November 2008 Archives

Like most of my reading responses, several focused on the differences between the Setonian and other, larger student newspapers. I wrote about how some people on staff write a "how to" guide for their particular position, as opposed to a full manual. I didn't know that there was a staff manual. I've been on the staff for three years and I have not seen it or heard of it. I guess that shows how useful it is to everyone. The author also gave suggestions on the process one could go through to become an editor. I wrote about how there isn't any competition for position on the Setonian, so no formal application is necessary.

This section of the book was focused on the legal problems that newspaper can run into. Libel is a big concern and I learned that it really only applies to people who aren't already in the public eye. Politicians can be bashed in opinion editorials and letters to the editor, but their young children, for example, are typically not commented on. I disagreed with the author when it was suggested that possible topics for a student newspaper could be about websites that rate teachers and the comments they have. Those kind of subjects are more for gossip and pop magazines. Obscenity was another controversial issue. Though you shouldn't remove words from people's quotes, removing obscene language keeps the newspapers classy.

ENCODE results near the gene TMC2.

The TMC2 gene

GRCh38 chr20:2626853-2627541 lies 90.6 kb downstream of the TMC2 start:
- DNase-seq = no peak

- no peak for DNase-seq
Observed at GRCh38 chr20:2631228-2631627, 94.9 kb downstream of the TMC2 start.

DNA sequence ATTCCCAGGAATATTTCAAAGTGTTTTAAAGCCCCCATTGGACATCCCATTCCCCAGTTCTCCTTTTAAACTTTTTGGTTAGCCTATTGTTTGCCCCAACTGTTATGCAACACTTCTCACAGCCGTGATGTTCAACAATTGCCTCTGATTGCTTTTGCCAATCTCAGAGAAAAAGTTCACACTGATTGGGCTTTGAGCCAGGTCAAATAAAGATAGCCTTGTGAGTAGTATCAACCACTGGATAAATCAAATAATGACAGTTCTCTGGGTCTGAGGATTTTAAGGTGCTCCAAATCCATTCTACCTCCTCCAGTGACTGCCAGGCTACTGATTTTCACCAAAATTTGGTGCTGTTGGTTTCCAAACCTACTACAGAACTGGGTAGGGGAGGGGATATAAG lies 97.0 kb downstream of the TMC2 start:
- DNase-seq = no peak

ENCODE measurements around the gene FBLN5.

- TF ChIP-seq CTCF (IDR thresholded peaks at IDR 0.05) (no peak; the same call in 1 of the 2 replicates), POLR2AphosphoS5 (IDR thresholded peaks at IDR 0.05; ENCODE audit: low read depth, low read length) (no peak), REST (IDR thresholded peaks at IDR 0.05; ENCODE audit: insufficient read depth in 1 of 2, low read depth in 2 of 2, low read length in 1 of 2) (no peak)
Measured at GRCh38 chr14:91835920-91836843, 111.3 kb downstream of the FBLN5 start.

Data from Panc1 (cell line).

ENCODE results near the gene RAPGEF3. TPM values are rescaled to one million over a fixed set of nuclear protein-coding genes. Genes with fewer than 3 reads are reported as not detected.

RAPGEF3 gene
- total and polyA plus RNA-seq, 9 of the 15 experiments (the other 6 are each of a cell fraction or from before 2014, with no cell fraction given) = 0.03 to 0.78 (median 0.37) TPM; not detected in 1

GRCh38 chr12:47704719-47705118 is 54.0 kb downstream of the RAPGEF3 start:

SNSG Ch 15


“…a staff manual is a guidebook that will help staffers do their jobs... You may also want to include important campus phone numbers, maps, department listings and other documents to help new staff members.” - Ch. 15, The Student Newspaper Survival Guide by Rachele Kanigel, p. 142.

The Setonian doesn’t have a staff manual, but sometimes certain editors create a “how to” guide for their particular position. I include a list of ways to contact students and faculty when I send out news assignments. It’s much easier that writing it out to each individual that asks.

SNSG Ch 14

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“Many student newspapers relish the freedom of being able to set four-letter words in type. Others see using obscene language as unprofessional.” - Ch. 14, The Student Newspaper Survival Guide by Rachele Kanigel, p. 130.

I’ve never had a problem with students swearing during interviews. If anything they’re too careful about censoring themselves. They always nervously ask, “You won’t make me sound stupid, right? You’ll make me sound smart?”

Though some may argue that obscenities should not be removed from a quote because they show passion, I think that it would make them sound unintelligent. This isn’t true for verbal speech, but I think newspapers have a classy quality to them and obscene language would damage that.

SNSG Ch 13

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“Even if the statement didn’t originate with your staff, if your newspaper or Web site publishes it, you can be held liable.” - Ch. 13, The Student Newspaper Survival Guide by Rachele Kanigel, p. 122.

I didn’t know that libel wasn’t allowed in letters to the editor or columns. Apparently it doesn’t matter what form it takes, as long as they publish it, they are at fault. It just seems like politicians are trashed everywhere - on television, in opinion pieces and columns.

Individuals write damaging statements about them and they publish hostile statements made by other politicians as well. Does libel not apply to notable people? I’ve heard of celebrities suing for libel so perhaps it just doesn’t apply to political figures?

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